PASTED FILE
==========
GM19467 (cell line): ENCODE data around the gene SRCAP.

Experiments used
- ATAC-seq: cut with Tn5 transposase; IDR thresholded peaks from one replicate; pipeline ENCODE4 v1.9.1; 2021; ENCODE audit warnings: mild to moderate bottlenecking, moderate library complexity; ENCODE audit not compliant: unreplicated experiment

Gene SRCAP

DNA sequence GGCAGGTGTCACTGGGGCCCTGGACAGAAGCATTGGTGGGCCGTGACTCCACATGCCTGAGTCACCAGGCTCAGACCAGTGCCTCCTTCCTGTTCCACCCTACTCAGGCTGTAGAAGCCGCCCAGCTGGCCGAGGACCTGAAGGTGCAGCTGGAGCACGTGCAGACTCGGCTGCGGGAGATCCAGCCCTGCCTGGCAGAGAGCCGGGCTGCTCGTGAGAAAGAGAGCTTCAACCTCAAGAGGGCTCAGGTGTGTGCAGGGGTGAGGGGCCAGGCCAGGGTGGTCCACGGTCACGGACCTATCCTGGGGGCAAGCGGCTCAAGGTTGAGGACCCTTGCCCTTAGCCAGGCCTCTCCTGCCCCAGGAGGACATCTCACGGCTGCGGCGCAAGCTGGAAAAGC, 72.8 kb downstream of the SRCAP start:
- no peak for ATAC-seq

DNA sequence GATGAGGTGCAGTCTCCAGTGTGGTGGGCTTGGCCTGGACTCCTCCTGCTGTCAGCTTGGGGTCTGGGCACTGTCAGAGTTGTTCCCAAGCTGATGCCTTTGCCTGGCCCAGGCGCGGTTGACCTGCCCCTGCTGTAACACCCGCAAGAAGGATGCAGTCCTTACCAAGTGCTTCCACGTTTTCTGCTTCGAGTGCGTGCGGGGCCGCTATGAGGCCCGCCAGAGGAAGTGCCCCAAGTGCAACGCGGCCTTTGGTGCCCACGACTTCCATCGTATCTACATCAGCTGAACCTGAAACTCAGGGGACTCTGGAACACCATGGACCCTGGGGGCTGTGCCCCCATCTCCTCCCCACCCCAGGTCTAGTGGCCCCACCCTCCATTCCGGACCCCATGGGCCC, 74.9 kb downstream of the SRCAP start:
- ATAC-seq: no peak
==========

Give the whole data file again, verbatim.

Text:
GM19467 (cell line): ENCODE data around the gene SRCAP.

Experiments used
- ATAC-seq: cut with Tn5 transposase; IDR thresholded peaks from one replicate; pipeline ENCODE4 v1.9.1; 2021; ENCODE audit warnings: mild to moderate bottlenecking, moderate library complexity; ENCODE audit not compliant: unreplicated experiment

Gene SRCAP

DNA sequence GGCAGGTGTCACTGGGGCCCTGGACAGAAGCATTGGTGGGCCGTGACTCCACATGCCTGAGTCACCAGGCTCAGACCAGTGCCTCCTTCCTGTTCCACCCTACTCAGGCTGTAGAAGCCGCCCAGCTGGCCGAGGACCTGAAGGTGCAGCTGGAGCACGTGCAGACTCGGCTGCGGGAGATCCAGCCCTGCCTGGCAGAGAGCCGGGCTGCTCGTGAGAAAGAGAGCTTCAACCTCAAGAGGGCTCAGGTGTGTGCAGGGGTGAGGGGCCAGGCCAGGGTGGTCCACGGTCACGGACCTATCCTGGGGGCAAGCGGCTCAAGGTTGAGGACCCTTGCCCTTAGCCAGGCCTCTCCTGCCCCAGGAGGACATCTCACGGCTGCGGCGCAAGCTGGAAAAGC, 72.8 kb downstream of the SRCAP start:
- no peak for ATAC-seq

DNA sequence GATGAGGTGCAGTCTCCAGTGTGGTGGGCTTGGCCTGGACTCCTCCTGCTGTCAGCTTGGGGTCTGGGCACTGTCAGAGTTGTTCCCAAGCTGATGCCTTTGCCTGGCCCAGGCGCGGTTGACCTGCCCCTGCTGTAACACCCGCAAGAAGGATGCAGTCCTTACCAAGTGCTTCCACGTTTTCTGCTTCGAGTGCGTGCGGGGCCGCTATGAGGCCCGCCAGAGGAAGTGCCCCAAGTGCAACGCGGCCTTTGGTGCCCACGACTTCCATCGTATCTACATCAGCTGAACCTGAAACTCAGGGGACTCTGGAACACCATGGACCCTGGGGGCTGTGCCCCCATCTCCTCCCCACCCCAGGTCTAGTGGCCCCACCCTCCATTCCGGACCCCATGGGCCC, 74.9 kb downstream of the SRCAP start:
- ATAC-seq: no peak